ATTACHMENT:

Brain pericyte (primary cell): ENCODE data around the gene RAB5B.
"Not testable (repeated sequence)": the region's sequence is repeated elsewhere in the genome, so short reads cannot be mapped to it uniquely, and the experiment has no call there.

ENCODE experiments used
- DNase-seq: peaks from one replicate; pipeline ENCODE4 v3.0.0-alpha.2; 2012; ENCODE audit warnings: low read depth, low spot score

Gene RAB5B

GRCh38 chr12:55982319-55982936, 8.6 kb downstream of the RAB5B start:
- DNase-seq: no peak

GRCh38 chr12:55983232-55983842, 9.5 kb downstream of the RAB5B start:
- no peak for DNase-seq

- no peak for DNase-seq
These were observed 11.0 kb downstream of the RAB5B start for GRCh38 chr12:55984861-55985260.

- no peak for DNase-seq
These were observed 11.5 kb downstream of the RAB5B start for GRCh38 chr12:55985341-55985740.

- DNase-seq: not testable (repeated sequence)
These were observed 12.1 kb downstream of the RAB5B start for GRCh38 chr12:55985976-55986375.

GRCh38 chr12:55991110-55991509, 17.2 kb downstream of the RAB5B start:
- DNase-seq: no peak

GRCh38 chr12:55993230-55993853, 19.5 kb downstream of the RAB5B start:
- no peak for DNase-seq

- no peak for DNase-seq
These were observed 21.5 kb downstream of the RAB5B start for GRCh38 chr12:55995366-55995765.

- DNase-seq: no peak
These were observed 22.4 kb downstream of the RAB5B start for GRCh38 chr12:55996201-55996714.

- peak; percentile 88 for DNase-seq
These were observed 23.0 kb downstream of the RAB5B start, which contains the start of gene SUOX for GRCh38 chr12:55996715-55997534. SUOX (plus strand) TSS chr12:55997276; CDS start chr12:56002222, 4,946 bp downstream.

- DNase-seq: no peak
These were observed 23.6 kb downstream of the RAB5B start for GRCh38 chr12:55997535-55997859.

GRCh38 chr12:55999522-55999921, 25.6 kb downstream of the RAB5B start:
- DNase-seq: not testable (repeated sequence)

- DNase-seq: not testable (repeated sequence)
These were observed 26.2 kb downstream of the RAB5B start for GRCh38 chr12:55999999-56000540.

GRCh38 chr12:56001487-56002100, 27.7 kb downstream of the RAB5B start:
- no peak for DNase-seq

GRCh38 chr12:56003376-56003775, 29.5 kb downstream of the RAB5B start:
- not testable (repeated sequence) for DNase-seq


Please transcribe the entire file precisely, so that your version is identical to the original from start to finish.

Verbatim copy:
Brain pericyte (primary cell): ENCODE data around the gene RAB5B.
"Not testable (repeated sequence)": the region's sequence is repeated elsewhere in the genome, so short reads cannot be mapped to it uniquely, and the experiment has no call there.

ENCODE experiments used
- DNase-seq: peaks from one replicate; pipeline ENCODE4 v3.0.0-alpha.2; 2012; ENCODE audit warnings: low read depth, low spot score

Gene RAB5B

GRCh38 chr12:55982319-55982936, 8.6 kb downstream of the RAB5B start:
- DNase-seq: no peak

GRCh38 chr12:55983232-55983842, 9.5 kb downstream of the RAB5B start:
- no peak for DNase-seq

- no peak for DNase-seq
These were observed 11.0 kb downstream of the RAB5B start for GRCh38 chr12:55984861-55985260.

- no peak for DNase-seq
These were observed 11.5 kb downstream of the RAB5B start for GRCh38 chr12:55985341-55985740.

- DNase-seq: not testable (repeated sequence)
These were observed 12.1 kb downstream of the RAB5B start for GRCh38 chr12:55985976-55986375.

GRCh38 chr12:55991110-55991509, 17.2 kb downstream of the RAB5B start:
- DNase-seq: no peak

GRCh38 chr12:55993230-55993853, 19.5 kb downstream of the RAB5B start:
- no peak for DNase-seq

- no peak for DNase-seq
These were observed 21.5 kb downstream of the RAB5B start for GRCh38 chr12:55995366-55995765.

- DNase-seq: no peak
These were observed 22.4 kb downstream of the RAB5B start for GRCh38 chr12:55996201-55996714.

- peak; percentile 88 for DNase-seq
These were observed 23.0 kb downstream of the RAB5B start, which contains the start of gene SUOX for GRCh38 chr12:55996715-55997534. SUOX (plus strand) TSS chr12:55997276; CDS start chr12:56002222, 4,946 bp downstream.

- DNase-seq: no peak
These were observed 23.6 kb downstream of the RAB5B start for GRCh38 chr12:55997535-55997859.

GRCh38 chr12:55999522-55999921, 25.6 kb downstream of the RAB5B start:
- DNase-seq: not testable (repeated sequence)

- DNase-seq: not testable (repeated sequence)
These were observed 26.2 kb downstream of the RAB5B start for GRCh38 chr12:55999999-56000540.

GRCh38 chr12:56001487-56002100, 27.7 kb downstream of the RAB5B start:
- no peak for DNase-seq

GRCh38 chr12:56003376-56003775, 29.5 kb downstream of the RAB5B start:
- not testable (repeated sequence) for DNase-seq